The final verses provided here, from Joanna Colcord's Roll and Go, refer to Irish emigration to America in the 1850s, much of which passed through the ports of Liverpool. She offers two more verses, from a version possibly "brought to sea by some homesick English farmer-boy":

It's of a farmer's daughter so beautiful, I'm told;
Her father died and left her five hundred pounds in gold.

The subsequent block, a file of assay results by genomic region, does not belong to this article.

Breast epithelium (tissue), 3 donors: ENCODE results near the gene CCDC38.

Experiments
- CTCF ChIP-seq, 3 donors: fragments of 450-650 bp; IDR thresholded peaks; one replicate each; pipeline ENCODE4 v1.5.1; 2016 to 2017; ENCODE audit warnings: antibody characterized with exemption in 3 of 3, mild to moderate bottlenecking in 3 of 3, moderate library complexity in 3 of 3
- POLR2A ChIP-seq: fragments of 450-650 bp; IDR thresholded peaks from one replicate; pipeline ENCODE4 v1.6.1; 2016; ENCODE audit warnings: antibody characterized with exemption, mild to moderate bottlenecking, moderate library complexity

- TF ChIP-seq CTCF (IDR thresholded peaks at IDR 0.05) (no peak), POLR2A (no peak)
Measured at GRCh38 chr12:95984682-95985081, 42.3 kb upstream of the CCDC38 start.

Her uncle and the squire rode out one summer's day;
Young William is in favor, her uncle he did say,


William Tapscott was the Liverpool agent for the Black Ball Line and Red Cross Line of American packet ships. Such emigrant house masters were notoriously shameless.